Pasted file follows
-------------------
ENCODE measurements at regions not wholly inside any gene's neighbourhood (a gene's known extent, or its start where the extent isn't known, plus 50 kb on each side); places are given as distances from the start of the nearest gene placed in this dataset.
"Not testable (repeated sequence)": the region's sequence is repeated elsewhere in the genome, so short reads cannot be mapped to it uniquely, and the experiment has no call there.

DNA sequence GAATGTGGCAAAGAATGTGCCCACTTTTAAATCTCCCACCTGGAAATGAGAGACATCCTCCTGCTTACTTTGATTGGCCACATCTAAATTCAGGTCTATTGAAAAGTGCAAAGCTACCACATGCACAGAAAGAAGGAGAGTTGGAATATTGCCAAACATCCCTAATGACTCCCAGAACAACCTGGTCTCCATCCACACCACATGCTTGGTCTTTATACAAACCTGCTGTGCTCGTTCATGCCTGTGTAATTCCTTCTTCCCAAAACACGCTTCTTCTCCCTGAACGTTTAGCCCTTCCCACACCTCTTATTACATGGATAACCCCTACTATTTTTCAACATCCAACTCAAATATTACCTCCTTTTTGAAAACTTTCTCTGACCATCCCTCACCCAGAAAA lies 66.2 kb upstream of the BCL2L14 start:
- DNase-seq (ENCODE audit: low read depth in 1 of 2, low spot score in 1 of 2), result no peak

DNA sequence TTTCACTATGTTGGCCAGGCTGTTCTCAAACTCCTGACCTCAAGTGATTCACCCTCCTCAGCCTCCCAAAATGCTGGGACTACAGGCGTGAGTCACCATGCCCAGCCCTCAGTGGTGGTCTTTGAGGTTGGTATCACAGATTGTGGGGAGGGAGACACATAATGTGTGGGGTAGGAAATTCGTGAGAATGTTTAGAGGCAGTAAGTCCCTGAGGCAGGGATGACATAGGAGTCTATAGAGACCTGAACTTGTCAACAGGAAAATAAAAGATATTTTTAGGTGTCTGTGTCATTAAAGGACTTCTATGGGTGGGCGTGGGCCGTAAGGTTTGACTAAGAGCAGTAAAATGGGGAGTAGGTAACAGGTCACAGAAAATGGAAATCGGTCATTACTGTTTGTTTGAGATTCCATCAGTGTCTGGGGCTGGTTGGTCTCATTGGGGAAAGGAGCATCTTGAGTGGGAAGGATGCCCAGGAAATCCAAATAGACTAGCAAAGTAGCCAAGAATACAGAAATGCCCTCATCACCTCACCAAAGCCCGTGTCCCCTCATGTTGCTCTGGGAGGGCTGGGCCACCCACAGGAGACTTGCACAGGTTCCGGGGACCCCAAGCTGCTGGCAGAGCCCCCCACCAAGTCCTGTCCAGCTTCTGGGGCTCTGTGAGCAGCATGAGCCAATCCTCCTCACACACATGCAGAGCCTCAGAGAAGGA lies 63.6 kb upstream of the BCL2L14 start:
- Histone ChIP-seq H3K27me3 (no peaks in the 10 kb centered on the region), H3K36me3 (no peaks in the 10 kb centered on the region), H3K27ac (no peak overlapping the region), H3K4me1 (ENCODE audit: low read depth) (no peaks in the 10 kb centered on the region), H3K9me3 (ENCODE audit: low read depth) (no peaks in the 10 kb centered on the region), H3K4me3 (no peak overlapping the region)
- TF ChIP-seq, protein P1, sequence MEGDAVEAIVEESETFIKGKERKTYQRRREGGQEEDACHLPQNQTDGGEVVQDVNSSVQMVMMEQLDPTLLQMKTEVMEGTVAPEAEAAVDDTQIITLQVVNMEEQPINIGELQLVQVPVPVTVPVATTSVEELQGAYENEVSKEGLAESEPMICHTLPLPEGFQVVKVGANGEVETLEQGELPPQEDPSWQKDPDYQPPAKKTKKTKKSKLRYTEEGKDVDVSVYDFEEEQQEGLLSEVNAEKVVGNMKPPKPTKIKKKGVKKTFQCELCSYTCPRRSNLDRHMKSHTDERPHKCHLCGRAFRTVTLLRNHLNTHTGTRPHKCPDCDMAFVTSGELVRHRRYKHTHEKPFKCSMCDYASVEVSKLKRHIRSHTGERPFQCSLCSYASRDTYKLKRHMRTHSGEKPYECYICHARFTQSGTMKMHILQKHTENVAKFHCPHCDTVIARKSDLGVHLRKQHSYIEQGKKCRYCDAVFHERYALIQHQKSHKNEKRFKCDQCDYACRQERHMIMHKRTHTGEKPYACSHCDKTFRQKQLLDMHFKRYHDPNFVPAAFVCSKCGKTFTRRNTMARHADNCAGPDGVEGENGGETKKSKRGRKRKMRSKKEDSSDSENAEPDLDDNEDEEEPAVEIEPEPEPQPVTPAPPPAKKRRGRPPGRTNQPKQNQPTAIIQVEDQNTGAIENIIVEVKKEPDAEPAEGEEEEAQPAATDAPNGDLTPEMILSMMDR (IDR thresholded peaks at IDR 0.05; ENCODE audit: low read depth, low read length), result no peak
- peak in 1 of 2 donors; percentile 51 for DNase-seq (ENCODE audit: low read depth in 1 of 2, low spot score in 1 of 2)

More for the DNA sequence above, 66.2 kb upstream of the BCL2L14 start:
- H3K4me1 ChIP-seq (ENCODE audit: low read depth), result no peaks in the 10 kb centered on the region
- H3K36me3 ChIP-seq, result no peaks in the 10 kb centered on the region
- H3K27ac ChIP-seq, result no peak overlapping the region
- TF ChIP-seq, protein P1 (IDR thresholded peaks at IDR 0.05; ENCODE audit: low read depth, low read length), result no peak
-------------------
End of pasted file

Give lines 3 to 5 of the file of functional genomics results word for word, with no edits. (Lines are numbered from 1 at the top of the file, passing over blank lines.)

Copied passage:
DNA sequence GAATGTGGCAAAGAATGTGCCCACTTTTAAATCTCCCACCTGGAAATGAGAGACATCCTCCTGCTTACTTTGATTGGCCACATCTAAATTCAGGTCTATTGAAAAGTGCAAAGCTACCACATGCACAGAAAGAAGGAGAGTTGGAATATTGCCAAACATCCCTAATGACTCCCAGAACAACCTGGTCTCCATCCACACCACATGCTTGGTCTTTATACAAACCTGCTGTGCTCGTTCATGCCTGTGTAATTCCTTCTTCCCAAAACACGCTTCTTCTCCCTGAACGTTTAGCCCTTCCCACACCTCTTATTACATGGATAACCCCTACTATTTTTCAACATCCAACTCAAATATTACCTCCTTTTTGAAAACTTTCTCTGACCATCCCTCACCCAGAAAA lies 66.2 kb upstream of the BCL2L14 start:
- DNase-seq (ENCODE audit: low read depth in 1 of 2, low spot score in 1 of 2), result no peak

DNA sequence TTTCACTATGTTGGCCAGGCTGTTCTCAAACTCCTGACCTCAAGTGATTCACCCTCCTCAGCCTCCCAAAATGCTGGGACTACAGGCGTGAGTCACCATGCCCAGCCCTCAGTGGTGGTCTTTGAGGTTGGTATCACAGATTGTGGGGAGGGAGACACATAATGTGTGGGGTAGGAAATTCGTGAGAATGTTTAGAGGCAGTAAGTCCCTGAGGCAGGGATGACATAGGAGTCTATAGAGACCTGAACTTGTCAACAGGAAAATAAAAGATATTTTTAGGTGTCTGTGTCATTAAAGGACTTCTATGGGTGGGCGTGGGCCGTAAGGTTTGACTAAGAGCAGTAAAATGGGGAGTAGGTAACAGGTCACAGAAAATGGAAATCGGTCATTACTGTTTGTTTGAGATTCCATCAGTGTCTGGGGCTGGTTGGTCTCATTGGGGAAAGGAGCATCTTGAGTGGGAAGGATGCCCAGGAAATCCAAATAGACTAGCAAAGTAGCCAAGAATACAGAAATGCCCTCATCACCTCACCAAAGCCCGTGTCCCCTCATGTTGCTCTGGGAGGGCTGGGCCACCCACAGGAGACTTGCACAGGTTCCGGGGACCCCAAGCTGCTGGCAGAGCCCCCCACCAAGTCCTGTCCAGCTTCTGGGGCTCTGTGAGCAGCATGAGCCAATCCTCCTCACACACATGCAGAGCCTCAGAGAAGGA lies 63.6 kb upstream of the BCL2L14 start: